Party politics is a contentious topic, especially during a general election – but Brexit is still sparking even more arguments (and Remainers are the most vocal)
A general election is guaranteed to stir up debate and cause the odd argument. But new YouGov research shows that Brexit is even more contentious: just 26% of Britons have had a row with someone about the upcoming general election, but twice as many (48%) have argued with someone about Brexit.
How people voted in the 2016 EU referendum has a big impact on their likelihood to have argued about it. A majority (58%) of Remain voters report arguing with someone about the UK’s withdrawal from the EU, compared to 42% of those who voted Leave.
Age is also a defining factor, with younger respondents more likely to have had a clash about Brexit than older respondents. Indeed, whilst almost two thirds (64%) of 18 to 24 year olds admitted that they had argued, just over half (35%) of those 65 or older said the same.
And when it comes to gender, men are more likely than women to have argued about Brexit than women (54% and 43% respectively).
Over a quarter of respondents have argued with a family member (27%) or friend (28%) and it seems that Brexit has also sparked debate in the workplace, with one in five arguing with a colleague.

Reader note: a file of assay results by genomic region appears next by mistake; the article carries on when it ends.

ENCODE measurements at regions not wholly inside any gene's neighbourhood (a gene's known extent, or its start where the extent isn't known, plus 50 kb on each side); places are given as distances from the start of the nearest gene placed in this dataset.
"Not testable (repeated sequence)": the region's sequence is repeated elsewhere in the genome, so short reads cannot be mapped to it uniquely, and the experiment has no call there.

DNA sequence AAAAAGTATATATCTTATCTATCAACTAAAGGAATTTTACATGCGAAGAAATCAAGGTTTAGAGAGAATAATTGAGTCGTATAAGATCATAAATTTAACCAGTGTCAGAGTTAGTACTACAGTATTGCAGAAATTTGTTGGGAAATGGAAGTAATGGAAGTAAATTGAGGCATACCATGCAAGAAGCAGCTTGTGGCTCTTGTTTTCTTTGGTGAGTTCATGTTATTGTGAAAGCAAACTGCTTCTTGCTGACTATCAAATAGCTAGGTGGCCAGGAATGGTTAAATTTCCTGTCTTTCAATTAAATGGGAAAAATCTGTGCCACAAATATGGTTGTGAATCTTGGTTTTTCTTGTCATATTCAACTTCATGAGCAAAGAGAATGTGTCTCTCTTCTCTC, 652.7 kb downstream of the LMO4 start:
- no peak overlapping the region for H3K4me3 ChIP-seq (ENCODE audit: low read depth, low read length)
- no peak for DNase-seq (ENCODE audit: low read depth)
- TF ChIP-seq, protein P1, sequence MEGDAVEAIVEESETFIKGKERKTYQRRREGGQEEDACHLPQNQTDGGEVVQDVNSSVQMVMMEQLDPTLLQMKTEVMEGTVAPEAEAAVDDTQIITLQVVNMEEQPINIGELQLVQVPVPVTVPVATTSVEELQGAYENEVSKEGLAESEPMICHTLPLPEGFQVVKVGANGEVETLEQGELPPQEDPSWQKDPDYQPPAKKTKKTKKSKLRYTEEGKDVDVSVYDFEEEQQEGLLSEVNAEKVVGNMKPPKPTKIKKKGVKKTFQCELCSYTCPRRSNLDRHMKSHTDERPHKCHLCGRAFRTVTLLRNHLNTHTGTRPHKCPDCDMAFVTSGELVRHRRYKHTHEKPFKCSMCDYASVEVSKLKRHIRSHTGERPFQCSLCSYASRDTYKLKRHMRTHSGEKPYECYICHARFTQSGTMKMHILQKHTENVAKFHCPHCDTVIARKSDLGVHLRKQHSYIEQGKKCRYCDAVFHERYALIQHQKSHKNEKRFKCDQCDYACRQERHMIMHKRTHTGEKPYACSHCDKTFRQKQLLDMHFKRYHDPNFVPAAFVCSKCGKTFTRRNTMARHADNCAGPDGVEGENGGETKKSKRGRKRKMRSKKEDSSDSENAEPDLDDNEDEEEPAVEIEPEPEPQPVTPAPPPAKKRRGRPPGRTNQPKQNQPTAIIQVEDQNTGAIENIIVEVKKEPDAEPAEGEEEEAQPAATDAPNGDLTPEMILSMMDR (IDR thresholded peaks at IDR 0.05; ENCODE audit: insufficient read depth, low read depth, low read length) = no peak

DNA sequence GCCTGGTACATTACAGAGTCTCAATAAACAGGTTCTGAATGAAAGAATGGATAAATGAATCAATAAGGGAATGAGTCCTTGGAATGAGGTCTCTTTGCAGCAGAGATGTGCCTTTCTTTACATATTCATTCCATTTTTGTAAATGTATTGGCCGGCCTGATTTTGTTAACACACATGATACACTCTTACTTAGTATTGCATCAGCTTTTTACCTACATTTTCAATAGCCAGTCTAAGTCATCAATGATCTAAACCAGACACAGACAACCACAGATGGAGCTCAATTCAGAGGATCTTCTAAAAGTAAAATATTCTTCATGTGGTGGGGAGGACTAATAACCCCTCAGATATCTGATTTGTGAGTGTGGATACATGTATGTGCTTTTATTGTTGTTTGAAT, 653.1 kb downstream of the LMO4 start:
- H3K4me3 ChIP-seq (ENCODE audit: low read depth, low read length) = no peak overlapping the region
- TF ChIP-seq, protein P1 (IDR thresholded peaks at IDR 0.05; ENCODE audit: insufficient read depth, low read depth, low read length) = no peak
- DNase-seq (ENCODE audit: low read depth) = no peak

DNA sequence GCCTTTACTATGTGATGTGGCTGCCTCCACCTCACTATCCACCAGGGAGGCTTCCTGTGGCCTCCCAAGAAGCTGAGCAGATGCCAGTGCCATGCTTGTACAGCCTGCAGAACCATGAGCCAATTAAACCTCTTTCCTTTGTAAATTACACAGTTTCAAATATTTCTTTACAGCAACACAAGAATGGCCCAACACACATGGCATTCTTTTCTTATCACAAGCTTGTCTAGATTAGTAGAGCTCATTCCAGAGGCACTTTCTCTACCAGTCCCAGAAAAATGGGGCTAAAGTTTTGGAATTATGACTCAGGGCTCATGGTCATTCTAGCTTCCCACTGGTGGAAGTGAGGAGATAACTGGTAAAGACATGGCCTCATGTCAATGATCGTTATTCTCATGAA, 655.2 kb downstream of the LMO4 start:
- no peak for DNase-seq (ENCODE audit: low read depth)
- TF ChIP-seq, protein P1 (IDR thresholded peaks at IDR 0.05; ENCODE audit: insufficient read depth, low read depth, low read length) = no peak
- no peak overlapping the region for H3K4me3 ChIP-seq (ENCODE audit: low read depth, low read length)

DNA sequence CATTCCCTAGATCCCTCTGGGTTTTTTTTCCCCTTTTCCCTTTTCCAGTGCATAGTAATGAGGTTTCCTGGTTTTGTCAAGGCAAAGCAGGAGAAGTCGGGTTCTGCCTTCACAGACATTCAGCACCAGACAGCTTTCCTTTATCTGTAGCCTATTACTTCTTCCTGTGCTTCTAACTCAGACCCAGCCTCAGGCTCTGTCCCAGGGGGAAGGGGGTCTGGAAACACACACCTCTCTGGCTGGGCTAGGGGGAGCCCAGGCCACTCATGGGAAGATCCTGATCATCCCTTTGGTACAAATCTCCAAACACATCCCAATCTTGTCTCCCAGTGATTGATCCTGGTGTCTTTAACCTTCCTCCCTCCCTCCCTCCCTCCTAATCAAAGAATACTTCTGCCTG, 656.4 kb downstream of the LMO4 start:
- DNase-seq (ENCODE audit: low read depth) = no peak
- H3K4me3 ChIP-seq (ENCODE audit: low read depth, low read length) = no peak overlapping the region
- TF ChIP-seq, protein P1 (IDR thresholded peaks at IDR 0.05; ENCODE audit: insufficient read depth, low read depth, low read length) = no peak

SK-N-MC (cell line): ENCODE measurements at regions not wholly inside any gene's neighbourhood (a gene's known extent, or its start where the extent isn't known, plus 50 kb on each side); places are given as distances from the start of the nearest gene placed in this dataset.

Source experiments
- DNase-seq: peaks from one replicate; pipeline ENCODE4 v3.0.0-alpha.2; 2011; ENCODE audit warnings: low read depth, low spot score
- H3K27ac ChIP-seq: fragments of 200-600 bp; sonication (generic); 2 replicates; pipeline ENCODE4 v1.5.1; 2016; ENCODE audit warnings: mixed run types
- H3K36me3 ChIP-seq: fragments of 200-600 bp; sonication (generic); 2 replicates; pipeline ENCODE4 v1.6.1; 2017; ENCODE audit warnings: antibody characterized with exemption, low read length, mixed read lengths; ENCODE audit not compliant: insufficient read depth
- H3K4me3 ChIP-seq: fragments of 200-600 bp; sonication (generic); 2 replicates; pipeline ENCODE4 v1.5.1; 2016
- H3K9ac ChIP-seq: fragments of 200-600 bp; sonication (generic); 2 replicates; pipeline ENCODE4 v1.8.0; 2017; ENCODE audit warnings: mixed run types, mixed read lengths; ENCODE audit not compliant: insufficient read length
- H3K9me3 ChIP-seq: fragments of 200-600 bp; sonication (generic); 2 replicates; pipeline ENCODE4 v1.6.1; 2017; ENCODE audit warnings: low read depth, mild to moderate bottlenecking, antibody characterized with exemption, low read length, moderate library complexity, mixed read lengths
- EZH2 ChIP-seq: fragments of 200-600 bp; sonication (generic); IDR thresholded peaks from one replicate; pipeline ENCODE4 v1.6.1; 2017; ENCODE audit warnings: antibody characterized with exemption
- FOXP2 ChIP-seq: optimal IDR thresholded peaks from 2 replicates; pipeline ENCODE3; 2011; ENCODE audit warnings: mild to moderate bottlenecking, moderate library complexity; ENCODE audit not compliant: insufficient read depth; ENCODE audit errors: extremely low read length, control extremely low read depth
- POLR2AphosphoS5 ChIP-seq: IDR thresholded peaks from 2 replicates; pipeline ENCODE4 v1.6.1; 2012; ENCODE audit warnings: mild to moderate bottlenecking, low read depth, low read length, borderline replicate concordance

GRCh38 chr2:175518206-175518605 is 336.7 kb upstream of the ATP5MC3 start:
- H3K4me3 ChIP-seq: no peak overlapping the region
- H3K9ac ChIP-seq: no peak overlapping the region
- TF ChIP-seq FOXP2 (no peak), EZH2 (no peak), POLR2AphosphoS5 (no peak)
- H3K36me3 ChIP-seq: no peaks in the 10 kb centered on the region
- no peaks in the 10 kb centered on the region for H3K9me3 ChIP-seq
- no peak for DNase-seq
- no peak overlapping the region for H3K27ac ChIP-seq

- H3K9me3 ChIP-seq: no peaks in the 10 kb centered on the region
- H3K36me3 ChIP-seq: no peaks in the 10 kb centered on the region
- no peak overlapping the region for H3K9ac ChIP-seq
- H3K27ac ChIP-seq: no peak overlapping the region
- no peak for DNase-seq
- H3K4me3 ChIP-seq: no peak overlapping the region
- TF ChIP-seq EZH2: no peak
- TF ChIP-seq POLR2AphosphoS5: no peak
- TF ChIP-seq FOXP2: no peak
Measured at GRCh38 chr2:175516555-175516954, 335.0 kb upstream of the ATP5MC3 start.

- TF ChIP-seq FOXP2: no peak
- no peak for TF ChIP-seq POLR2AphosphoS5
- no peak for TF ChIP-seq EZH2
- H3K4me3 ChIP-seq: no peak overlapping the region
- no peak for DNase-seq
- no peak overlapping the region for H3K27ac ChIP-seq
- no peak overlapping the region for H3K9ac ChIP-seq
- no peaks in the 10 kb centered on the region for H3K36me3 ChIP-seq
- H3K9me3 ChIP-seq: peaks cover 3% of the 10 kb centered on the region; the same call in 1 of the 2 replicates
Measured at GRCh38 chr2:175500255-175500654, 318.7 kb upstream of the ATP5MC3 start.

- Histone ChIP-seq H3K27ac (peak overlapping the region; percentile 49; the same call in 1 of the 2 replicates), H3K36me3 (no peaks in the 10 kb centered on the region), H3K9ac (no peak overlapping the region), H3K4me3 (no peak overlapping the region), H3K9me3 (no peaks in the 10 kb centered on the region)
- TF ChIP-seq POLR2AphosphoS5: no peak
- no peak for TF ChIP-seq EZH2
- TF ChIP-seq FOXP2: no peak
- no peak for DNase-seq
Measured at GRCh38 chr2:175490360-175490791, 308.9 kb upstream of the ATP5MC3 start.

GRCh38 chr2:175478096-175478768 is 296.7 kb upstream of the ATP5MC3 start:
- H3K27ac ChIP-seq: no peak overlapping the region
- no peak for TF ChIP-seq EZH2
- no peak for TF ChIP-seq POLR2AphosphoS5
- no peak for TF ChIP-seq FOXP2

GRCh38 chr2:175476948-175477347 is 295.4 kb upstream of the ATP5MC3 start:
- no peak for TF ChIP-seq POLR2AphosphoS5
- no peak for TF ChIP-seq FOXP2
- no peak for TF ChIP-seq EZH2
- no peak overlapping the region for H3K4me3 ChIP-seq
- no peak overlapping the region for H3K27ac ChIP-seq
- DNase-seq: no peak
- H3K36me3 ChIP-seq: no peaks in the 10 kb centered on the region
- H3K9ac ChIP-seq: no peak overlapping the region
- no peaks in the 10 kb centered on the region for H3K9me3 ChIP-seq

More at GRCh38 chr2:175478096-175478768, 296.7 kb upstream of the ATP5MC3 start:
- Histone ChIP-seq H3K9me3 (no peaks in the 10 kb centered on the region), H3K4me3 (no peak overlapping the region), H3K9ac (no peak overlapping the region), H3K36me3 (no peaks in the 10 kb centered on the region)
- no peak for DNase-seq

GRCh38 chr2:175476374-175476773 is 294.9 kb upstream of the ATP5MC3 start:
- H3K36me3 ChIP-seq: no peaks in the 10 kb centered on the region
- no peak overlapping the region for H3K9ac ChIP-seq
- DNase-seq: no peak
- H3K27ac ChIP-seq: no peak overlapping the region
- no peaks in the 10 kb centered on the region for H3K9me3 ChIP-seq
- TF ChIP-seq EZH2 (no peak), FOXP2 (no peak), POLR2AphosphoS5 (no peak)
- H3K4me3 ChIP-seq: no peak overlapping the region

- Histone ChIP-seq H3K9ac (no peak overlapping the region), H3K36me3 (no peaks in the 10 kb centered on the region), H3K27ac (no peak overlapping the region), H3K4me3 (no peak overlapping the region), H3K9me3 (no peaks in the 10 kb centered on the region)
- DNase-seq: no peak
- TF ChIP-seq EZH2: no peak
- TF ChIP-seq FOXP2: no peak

And, as Britain remains divided on the issue, Brexit is even causing tension between strangers, with 16% of Brits reporting that they have argued with someone they don’t know about Brexit.
Turning now to the topic of the general election, a majority (52%) of 18 to 24 year olds have reported having an argument with someone, compared to just 12% of those 65 and older. And, with 28% of 18 to 24 year olds having argued with a family member, and 30% having a dispute with a friend, younger respondents are also significantly more likely to have argued with those closest to them than the general population is.
Partisan alignment also has an impact. Almost half (45%) of those who intend to vote Labour have argued with someone about the December election, which makes them more likely than those who intend to vote for the Conservatives (22%), or for the Liberal Democrats (29%), to have experienced an election fuelled argument.
Do we let political views impact our opinions of one another?
A fifth (22%) of Brits said they would view someone who intends to vote differently to them more negatively. Conservative voters are less likely to view other voters negatively (19%), whilst Labour voters are most likely to (41%). Still, two thirds (66%) of Brits state that how people intend to vote in the upcoming election will have no difference on their opinion towards them.
A quarter of the public (25%) stated that they view those who voted differently to them in the EU referendum more negatively because of it. This figure rises to 40% for Remain voters, and drops significantly to 13% of Leave voters.